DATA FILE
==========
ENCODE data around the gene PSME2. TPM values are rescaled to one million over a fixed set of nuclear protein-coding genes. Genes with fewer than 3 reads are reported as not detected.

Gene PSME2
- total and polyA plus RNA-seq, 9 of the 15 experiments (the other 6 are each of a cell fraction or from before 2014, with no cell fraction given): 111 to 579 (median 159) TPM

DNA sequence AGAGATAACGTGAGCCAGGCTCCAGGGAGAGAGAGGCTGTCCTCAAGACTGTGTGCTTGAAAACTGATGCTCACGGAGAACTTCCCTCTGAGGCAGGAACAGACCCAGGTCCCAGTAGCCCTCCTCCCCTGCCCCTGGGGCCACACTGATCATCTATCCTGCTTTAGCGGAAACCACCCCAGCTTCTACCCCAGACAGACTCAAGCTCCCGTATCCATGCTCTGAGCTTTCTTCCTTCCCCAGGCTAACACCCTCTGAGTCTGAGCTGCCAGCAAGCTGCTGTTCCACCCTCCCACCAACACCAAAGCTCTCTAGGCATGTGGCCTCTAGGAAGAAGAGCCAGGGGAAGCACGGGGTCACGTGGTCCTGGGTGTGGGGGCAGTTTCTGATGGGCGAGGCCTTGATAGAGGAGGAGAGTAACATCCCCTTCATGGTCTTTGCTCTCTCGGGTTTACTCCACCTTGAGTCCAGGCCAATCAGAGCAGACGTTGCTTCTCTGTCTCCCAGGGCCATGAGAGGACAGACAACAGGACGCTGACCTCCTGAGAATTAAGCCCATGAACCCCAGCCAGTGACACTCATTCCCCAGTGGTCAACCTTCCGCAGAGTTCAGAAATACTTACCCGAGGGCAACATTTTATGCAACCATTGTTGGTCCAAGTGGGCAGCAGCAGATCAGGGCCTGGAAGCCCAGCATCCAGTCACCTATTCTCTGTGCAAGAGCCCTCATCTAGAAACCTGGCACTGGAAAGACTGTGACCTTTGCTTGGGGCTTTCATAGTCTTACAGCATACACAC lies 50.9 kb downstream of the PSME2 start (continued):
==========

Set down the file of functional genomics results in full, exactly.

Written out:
ENCODE data around the gene PSME2. TPM values are rescaled to one million over a fixed set of nuclear protein-coding genes. Genes with fewer than 3 reads are reported as not detected.

Gene PSME2
- total and polyA plus RNA-seq, 9 of the 15 experiments (the other 6 are each of a cell fraction or from before 2014, with no cell fraction given): 111 to 579 (median 159) TPM

DNA sequence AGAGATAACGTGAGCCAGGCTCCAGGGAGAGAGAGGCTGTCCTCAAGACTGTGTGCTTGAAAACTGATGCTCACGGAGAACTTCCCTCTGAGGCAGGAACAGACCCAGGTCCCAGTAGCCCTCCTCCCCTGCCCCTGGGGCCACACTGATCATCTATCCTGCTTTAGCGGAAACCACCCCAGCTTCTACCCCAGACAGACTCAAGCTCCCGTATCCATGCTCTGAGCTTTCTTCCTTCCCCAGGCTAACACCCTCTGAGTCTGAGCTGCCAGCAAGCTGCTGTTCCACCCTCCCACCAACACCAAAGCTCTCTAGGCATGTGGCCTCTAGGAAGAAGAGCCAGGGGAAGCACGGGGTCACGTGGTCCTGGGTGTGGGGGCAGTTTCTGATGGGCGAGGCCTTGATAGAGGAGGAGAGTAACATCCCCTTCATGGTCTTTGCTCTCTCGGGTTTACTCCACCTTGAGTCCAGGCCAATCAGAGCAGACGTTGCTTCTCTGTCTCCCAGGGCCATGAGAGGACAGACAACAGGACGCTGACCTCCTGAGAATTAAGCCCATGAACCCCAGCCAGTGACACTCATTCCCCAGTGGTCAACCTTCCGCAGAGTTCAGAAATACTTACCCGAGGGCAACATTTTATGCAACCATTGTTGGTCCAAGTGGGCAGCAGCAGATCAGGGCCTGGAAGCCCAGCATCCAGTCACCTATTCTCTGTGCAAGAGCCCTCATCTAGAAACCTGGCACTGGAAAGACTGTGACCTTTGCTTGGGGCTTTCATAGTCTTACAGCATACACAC lies 50.9 kb downstream of the PSME2 start (continued):